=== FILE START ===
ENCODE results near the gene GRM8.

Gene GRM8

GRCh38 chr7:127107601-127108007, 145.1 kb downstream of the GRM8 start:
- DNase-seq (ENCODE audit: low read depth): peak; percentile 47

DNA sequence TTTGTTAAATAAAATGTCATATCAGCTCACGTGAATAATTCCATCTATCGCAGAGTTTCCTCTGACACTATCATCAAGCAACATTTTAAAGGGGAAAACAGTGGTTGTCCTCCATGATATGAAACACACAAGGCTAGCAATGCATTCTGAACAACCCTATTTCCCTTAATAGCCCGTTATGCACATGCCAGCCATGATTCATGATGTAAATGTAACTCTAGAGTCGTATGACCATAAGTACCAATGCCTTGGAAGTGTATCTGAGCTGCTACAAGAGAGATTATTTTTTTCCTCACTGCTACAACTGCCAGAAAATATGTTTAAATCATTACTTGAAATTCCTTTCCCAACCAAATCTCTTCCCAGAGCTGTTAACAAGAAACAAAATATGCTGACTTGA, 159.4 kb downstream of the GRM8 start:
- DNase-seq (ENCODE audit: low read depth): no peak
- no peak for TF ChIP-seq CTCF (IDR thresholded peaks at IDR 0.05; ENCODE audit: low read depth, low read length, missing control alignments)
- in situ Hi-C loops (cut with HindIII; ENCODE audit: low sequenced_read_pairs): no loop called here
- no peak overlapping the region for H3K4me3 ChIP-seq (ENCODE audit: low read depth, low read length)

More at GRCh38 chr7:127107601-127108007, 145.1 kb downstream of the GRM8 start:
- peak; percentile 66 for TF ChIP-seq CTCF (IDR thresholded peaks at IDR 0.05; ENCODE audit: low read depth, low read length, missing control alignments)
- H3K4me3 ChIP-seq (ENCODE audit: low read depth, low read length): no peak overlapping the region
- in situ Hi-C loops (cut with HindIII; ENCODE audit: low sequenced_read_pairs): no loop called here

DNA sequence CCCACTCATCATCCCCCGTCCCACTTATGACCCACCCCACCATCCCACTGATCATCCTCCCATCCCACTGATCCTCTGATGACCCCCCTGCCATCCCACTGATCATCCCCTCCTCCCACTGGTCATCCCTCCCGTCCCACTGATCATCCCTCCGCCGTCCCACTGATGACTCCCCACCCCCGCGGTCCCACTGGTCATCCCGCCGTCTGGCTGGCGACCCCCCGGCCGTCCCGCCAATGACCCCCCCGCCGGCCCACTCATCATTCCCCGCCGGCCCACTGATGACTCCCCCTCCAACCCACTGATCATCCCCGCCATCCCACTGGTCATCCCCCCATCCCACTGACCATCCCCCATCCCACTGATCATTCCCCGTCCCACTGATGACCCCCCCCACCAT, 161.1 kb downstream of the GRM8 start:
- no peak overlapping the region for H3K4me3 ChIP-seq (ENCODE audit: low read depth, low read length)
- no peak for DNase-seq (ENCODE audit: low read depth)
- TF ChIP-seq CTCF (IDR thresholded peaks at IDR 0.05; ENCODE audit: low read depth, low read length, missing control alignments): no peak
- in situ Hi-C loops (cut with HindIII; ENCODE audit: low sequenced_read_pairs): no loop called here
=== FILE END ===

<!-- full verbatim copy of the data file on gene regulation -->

ENCODE results near the gene GRM8.

Gene GRM8

GRCh38 chr7:127107601-127108007, 145.1 kb downstream of the GRM8 start:
- DNase-seq (ENCODE audit: low read depth): peak; percentile 47

DNA sequence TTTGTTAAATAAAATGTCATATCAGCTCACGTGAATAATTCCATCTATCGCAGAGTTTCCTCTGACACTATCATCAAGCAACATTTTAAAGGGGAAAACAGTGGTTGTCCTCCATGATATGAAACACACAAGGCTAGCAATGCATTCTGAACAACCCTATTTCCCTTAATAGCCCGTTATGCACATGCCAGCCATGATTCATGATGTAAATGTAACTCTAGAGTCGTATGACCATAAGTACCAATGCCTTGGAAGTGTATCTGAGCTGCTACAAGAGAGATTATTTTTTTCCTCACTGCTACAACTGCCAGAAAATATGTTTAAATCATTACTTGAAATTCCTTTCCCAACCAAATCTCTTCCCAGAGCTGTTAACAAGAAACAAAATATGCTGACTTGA, 159.4 kb downstream of the GRM8 start:
- DNase-seq (ENCODE audit: low read depth): no peak
- no peak for TF ChIP-seq CTCF (IDR thresholded peaks at IDR 0.05; ENCODE audit: low read depth, low read length, missing control alignments)
- in situ Hi-C loops (cut with HindIII; ENCODE audit: low sequenced_read_pairs): no loop called here
- no peak overlapping the region for H3K4me3 ChIP-seq (ENCODE audit: low read depth, low read length)

More at GRCh38 chr7:127107601-127108007, 145.1 kb downstream of the GRM8 start:
- peak; percentile 66 for TF ChIP-seq CTCF (IDR thresholded peaks at IDR 0.05; ENCODE audit: low read depth, low read length, missing control alignments)
- H3K4me3 ChIP-seq (ENCODE audit: low read depth, low read length): no peak overlapping the region
- in situ Hi-C loops (cut with HindIII; ENCODE audit: low sequenced_read_pairs): no loop called here

DNA sequence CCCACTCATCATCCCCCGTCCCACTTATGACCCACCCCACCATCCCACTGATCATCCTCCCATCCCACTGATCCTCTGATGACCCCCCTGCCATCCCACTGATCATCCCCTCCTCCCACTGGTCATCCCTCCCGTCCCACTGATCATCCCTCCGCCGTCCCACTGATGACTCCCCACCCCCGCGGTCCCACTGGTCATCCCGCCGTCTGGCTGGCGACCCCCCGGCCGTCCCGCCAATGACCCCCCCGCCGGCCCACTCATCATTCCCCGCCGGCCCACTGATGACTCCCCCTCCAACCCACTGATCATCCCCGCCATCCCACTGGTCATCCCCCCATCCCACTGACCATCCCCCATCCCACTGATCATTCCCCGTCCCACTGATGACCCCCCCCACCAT, 161.1 kb downstream of the GRM8 start:
- no peak overlapping the region for H3K4me3 ChIP-seq (ENCODE audit: low read depth, low read length)
- no peak for DNase-seq (ENCODE audit: low read depth)
- TF ChIP-seq CTCF (IDR thresholded peaks at IDR 0.05; ENCODE audit: low read depth, low read length, missing control alignments): no peak
- in situ Hi-C loops (cut with HindIII; ENCODE audit: low sequenced_read_pairs): no loop called here